Acts 13:1-3 Under the guidance of the Holy Spirit, the leaders and people at Antioch sent Saul and Barnabas 'for the work to which I have called them'. This is the beginning of the First Missionary Journey. (See the red dashed line on the map).
Acts 13:4-12

Start of the 1st Missy. journey

Saul, Barnabas and John Mark went down to Selucia, the port about 15 miles away, and sailed over to Salamis in Cyprus. Note that (a) Barnabas was from Cyprus and (b) men from Cyprus had been instrumental in setting up the church in Antioch. These may have been factors in the choice of Cyprus as their first call.

They proclaimed the word of God in the synagogues travelling to Paphos in the SW corner of the island (point 10 on the map). There they met Bar-Jesus [which means 'son of salvation'] who was 'a Jewish sorcerer and false prophet' (probably a court wizard -Stott), an attendant to Sergius Paulus the Pro-Consul. [Since BC 22 Cyprus had been a province controlled  by the Senate rather than by the Emperor direct.] [Romans of that time were much given to superstition - hence the presence of a sorcerer.]

Sergius sent for Saul and Barnabas to hear the word of God, but Bar-Jesus, now renamed Elymas (for reasons not clear) opposed them. Saul seeing his effect on Sergius challenged Elymas and turned him temporarily blind. On seeing this Sergius believed.  Note Luke tells us here (v.9) for the first time that Saul is also called Paul. This name is used from now on.

Acts 13:13-52 Paul and his companions sailed from Paphos across to mainland Asia Minor, to Perga in Pamphylia where John Mark left them to return to Jerusalem. We do not know why John Mark left them, but in 15:38 Paul refers to it as a desertion. It has been suggested that Paul was ill at this point, see Gal.4:13 (Stott). From Perga they went on to Pisidian Antioch which would have meant climbing to the Taurus mountains plateau at about 3,500 feet. On the Sabbath Paul was invited to speak.  His sermon is recorded in vs.16-41. As they left the synagogue many Jews and converts to Judaism invited them to return the next Sabbath. The talked to them and  'urged then to continue in the grace of God'.

On the next Sabbath almost the whole city turned out to hear them, but the Jews were filled with envy. Paul quotes Is.49:6 'I have made a light to the Gentiles ...' which rejoiced the Gentile hearers and many believed. But the Jews incited God-fearing women and leading men who stirred up persecution and expelled them from the region.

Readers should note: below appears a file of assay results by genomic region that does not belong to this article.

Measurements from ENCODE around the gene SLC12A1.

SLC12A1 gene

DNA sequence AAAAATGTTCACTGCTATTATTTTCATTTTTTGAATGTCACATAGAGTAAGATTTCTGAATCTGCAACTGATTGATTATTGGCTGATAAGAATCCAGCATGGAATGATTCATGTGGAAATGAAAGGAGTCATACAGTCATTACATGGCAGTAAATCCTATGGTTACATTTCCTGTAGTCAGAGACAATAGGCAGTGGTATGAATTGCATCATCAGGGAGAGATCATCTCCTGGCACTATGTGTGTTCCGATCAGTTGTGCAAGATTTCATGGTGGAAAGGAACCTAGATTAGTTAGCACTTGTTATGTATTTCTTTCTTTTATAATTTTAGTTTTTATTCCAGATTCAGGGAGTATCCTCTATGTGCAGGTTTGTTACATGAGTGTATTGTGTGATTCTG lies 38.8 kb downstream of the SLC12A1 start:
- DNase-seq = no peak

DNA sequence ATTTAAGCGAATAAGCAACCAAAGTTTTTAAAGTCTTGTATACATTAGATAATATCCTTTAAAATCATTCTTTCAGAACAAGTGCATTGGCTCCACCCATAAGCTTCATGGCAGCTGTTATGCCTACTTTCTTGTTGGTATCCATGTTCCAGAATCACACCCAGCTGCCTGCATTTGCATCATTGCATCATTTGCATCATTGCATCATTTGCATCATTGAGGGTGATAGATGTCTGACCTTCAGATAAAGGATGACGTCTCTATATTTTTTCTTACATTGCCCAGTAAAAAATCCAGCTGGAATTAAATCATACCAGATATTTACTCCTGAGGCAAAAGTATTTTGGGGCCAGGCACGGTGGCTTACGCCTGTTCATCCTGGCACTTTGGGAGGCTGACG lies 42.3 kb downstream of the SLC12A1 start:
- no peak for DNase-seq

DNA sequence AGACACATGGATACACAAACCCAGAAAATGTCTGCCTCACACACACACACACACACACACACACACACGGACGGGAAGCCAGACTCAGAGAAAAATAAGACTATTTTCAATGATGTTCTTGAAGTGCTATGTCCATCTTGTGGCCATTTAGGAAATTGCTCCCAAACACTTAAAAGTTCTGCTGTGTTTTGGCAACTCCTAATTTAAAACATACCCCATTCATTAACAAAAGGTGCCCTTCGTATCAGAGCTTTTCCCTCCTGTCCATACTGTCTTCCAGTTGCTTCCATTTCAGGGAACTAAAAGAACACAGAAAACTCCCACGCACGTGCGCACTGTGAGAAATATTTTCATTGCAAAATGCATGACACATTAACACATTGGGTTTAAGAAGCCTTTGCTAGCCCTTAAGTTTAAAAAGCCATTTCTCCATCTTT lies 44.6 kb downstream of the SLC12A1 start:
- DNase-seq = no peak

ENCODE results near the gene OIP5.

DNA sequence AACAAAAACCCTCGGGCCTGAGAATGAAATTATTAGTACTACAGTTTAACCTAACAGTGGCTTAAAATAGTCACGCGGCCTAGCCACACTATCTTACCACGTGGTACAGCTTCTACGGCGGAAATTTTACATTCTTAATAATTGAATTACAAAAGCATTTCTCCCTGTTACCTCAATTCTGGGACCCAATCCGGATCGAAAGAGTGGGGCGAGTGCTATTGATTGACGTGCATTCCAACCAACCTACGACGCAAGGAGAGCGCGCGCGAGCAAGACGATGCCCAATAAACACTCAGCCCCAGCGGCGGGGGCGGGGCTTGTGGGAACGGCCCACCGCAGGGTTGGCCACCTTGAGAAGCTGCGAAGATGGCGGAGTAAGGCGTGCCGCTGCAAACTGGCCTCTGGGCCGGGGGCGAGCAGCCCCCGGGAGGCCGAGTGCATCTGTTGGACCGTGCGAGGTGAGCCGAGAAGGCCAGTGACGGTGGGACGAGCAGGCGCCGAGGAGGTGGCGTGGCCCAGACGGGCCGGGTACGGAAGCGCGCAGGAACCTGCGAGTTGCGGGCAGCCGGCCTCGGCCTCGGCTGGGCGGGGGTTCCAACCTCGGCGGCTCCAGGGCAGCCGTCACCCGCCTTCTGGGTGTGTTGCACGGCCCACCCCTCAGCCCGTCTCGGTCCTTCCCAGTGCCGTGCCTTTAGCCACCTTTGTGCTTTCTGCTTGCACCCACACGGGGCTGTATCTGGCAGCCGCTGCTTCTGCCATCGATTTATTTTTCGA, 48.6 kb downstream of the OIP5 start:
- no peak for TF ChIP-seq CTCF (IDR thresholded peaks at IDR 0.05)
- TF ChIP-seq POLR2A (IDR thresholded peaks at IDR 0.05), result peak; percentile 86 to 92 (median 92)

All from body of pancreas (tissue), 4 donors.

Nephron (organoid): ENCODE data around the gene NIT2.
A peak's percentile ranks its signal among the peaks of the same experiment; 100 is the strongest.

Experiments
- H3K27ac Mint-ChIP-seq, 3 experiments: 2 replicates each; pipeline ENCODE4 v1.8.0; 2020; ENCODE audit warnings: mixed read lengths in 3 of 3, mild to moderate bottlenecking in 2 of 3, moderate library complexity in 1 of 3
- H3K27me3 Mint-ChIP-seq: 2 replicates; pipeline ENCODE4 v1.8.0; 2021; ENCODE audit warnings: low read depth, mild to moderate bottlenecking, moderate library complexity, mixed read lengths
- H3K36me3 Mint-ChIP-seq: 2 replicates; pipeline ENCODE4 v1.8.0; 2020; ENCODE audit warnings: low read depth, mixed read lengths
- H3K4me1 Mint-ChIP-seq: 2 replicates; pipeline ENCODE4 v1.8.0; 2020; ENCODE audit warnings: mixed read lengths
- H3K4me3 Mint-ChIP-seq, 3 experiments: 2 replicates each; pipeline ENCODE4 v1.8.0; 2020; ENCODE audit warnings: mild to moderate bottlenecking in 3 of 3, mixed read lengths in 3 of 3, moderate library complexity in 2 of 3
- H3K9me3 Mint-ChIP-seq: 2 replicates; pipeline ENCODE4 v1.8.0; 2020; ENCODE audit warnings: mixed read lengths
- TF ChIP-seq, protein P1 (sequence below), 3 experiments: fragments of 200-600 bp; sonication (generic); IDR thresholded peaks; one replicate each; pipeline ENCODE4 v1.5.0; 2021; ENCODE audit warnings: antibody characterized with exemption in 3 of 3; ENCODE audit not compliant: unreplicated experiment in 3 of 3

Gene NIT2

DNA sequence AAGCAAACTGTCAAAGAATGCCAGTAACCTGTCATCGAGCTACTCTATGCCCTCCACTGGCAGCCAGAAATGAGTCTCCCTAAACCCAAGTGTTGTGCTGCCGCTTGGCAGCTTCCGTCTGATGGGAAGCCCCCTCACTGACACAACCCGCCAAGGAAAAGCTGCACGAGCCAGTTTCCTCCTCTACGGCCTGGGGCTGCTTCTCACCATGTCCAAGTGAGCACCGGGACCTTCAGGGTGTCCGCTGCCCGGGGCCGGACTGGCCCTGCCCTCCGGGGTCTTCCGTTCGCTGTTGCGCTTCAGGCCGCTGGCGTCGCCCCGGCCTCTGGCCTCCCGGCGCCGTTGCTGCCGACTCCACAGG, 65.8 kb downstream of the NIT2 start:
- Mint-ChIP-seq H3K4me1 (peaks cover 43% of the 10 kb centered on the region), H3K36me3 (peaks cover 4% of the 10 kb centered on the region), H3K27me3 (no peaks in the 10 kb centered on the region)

Acts 14:1-7 Paul and Barnabas went on to Iconium (point 13 on the map), preached in the synagogue and a great number of Jews and Gentiles believed. But others opposed them. Paul and Barnabas spent 'a considerable time there', but the city was divided about them and there was plot to stone them. But they found out about it and fled to Lystra and Derbe in Lycaonia. 

                                                    The site of Derbe from the East

Acts 14:8-20 In Lystra Paul healed a man lame from birth, who jumped up and began to walk. Crowds called Paul 'Hermes' and Barnabas 'Zeus' and tried to sacrifice to them. Paul and Barnabas tore their clothes and declared they were only men as they were.

Then some Jews came from Pisidian Antioch and Iconium and won the crowd over so that they stoned Paul and dragged him out of the city, believing him to be dead. But he recovered and the next day left with Barnabas to go to Derbe.

Acts 14:21-28

End of 1st Missy journey

They preached the good news in Derbe and 'a large number' believed. Then they returned to Lystra, Iconium and Antioch strengthening the believers and appointing elders to look after the churches. After going through Pisidia they  went into Pamphylia and preached in Perga. From there they went to Attalia (a port slightly south of Perga) and sailed back to Antioch in Syria where they recounted to the whole church all that God had done amongst the Gentiles. And they stayed a long time.